And, with a little imagination, it also sounds like the role the left generally has been assigned to play in the post-Eighties world. We no longer discuss nationalizing the steel industry, say, or enacting any sort of full-employment proposal. Changes like that are off the table. But when leftists are deployed as virtue offsets to mitigate or camouflage the ugly deeds of corporations and elected officials, they and their rhetoric can still be marvelously useful.
This is no doubt the reason BP donated so many millions to the Nature Conservancy in the years before the big Gulf oil spill. (The Dow Chemical Company has also enlisted the Nature Conservancy for a high-profile “collaboration.”) Over at ExxonMobil, the virtue of choice is feminism — or more specifically, “a global effort that helps women fulfill their economic potential and drive economic and social change in their communities.” Walmart, for its part, supports a nearly identical effort. Other stigmatized corporate entities choose different flavors of goodness with which to align themselves: the nation’s biggest military contractors, according to the journalist Steven Thrasher, are regular and conspicuous donors to Human Rights Campaign, which fights for gay equality.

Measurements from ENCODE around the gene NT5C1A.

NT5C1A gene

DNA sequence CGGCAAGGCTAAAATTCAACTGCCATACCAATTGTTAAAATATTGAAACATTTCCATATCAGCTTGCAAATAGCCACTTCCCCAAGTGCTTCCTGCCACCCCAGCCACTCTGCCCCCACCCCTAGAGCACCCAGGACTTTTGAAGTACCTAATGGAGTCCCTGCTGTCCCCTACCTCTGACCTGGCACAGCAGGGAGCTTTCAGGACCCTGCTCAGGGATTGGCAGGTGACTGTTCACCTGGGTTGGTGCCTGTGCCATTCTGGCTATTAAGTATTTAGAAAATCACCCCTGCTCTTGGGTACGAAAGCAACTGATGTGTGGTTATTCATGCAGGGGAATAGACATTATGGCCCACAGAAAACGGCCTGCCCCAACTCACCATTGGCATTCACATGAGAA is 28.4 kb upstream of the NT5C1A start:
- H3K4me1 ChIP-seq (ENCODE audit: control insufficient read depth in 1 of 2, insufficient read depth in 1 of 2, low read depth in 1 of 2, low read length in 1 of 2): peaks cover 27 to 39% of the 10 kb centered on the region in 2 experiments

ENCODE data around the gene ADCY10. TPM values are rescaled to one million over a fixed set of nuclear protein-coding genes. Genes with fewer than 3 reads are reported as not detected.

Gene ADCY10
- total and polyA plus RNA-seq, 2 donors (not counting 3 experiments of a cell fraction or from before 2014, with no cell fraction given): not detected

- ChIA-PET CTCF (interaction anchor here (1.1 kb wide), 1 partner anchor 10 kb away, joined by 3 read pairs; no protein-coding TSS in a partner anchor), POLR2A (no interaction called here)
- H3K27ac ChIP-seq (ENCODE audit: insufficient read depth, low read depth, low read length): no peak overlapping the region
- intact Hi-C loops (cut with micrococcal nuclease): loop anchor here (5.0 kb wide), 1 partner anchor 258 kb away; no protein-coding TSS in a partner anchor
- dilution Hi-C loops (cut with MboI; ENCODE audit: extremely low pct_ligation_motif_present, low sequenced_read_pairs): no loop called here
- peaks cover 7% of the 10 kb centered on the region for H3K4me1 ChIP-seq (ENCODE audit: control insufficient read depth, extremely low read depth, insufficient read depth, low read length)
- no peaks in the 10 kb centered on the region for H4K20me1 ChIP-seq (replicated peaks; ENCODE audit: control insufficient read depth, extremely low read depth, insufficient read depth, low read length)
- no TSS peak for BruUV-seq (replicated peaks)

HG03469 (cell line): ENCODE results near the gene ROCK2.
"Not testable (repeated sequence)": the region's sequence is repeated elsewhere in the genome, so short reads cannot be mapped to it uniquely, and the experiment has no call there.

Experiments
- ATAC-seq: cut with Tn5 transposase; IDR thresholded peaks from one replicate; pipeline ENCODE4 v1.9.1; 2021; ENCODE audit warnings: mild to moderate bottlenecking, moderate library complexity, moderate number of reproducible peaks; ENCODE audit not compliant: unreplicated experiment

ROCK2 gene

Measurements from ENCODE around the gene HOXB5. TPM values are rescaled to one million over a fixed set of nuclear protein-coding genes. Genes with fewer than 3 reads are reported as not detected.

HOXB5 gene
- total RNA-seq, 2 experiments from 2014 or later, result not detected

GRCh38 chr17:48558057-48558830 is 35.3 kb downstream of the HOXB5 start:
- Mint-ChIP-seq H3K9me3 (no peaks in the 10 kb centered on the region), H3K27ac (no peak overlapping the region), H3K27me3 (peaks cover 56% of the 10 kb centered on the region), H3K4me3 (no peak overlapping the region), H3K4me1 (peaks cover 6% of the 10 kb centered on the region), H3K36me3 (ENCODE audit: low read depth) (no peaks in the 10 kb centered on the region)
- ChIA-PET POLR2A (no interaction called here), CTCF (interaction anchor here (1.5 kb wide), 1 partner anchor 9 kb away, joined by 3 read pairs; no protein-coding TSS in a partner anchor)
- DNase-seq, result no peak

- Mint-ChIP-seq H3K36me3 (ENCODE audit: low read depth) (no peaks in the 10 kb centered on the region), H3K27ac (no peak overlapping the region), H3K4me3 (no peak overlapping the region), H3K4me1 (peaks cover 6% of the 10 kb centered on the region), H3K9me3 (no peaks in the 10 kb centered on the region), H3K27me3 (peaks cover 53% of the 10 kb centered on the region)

Even the noisiest of Eighties oppositionists can be cut to the appropriate fit. Last month, New York City’s Metropolitan Museum of Art opened a show called Punk: Chaos to Couture, which showcased fantastically expensive clothes for narcissists, many of them predamaged for the wearer’s convenience. The exhibition kicked off with a gala party attended by a jolly parade of CEOs, movie directors, and fashion bosses. Givenchy’s creative director appeared on video to explain what “punk” was. And then, dressed up like members of the social class Margaret Thatcher ruined, the winners of the market order marched in a smiling processional past adoring members of the press and public, who paid tribute with a storm of camera flashes meant to illuminate our latter-day gods, the only ones still capable of changing the world.